By Justin Danneman
Sep 22 2017

According to a newsletter from The James Altucher Report, Amazon will soon begin accepting Bitcoin, which they will officially announce as early as October 26th during their earnings conference call. 

How Reliable is the Source?

James Altucher has (co)founded more than 20 companies, authored 11 books, and has been a contributor to several major publications.

He is a former hedge fund manager and venture capitalist turned activist blogger/podcaster and offers a subscription based mailing list – the source of the Amazon information.

Reading through some of his articles and listening to his podcasts he provides very intelligent insights into basically how to take advantage of the greed based world we live in – in a very positive way. He is often more right, than wrong.

On whether insider trading should be illegal for example, he says this, and it makes a lot of sense:

I don’t think it should be illegal. When someone makes a trade in the market, the knowledge they had in their heads is now encoded directly into the stock market.

The more “knowledge” that is baked into the market, the more efficient the market is. The more insider knowledge that is in stock, the more smoothly they will move and the more they will reflect the actual things that are effecting a company.

I’d rather have insider trading be legal and let the government go after the funds that actually steal money, like the Madoffs.

His newsletter really does offer some amazing information, such as delving into what exactly cryptocurrencies are and how to invest, but what I find the most intriguing is his focus on positivity.

It’s simple physics. The frequency you emit is the frequency you will attract. You want a happier life? Emit a happier frequency. 

Will Amazon Begin Accepting Bitcoin?

Still a speculative statement, yet Google just started, Ebay and PayPal already do, countries like Japan and Russia officially recognize bitcoin as legal payment – it really is only a matter of time before Amazon follows suit …

… or creates their own currency. 

Amazon Web Services back in 2016 did partner up with Digital Currency Group, one of the biggest investors in bitcoin and blockchain firms and startups, in order to:

“… provide such a service so the blockchain providers in DCG’s portfolio can work in a secure environment with clients who include financial institutions, insurance companies and enterprise technology companies.”

In other words, Amazon’s goal is to be the intermediary between DCG’s portfolio and their clients in transacting digital currency. 


Netflix, Microsoft, and Google just quietly changed how the web works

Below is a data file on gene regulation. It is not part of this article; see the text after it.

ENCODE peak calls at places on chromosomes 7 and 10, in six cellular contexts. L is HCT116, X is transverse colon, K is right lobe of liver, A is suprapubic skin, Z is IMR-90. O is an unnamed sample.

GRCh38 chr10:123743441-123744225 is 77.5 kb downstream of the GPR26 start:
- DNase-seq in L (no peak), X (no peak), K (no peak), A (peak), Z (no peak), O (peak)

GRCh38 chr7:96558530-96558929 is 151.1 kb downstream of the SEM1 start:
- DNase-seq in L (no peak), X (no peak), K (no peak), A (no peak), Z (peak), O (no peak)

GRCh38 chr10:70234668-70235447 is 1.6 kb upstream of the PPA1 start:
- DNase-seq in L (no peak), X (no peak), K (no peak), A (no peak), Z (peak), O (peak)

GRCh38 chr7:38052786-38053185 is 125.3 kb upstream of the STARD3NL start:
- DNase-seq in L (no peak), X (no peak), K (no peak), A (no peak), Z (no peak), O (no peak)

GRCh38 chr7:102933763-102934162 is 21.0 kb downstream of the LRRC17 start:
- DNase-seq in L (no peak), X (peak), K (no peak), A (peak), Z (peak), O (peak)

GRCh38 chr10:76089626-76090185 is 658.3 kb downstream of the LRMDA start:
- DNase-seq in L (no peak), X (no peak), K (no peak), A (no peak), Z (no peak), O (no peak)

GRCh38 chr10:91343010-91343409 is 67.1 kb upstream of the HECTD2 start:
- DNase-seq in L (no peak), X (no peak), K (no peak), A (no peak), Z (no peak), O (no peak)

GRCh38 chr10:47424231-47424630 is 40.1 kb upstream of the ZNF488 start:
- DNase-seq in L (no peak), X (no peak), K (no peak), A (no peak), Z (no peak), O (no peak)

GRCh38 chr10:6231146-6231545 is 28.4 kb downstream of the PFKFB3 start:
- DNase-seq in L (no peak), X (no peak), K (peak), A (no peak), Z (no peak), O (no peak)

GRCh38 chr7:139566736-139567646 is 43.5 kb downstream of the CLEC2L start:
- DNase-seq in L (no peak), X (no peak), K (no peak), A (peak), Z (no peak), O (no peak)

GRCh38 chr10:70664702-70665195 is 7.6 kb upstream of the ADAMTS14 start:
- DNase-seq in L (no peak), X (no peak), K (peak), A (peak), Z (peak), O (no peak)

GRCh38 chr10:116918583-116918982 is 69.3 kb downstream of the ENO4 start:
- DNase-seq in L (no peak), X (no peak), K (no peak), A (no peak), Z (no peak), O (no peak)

Netflix, Microsoft, and Google just quietly changed how the web works
The organization that sets standards for the web just failed to beat back a stupid, greedy technology.
By Adrianne Jeffries
Sep 21 2017

This week the World Wide Web Consortium, the non-profit that debates and sets the standards that make all the web’s browsers and websites compatible, held its most contentious vote in history.

The proposed standard that was voted on is called Encrypted Media Extensions, or EME. Basically it standardizes parts of how copyrighted video is delivered within a browser. The most obvious effect of this will be that users will never have to download the Microsoft Silverlight or Adobe Flash add-ons in order to watch a copyright protected video from an authorized source like Netflix. This transition began in 2012 but is now set in stone.

Opponents, who include net neutrality father Tim Wu and stakeholders like the Ethereum Foundation, say this change will make the web less secure, less open, less accessible for people with hearing and vision impairment, and harder to archive. Proponents, who include large media companies like Netflix, argue it would actually make the web more secure, more open, more accessible, and, okay, more difficult to archive, but let’s not dwell on that. If you boil down the reason why EME was contentious, it’s because some people saw it as a gift to large corporations that would make the web worse for users, and extrapolated from there that the web’s most important organization is now in the pocket of Big Capitalism.

The consortium, also know by the awkward acronym W3C, does not normally share the breakdown of its votes. But because this vote was so controversial, it did. Out of the consortium’s 463 members, which include stakeholders from academia to nonprofits to major Silicon Valley corporations, 108 voted yes, 57 objected, 20 abstained, and the rest didn’t participate. The fact that just 185 out of 463 members voted or explicitly abstained may sound like a low turnout, but it was in fact historically high. “We’ve never had such a high percentage in my recollection,” said Jeff Jaffe, the consortium’s CEO.

What is also unusual is that after the vote took place, and the consortium officially endorsed the new standard, one of its members — Electronic Frontier Foundation, a San Francisco-based digital civil rights group that joined as a full member in 2013 expressly to fight EME— resigned in protest. No member has quit the consortium in protest before, Jaffe said. At least one staff member, Harry Halpin, resigned in protest as well.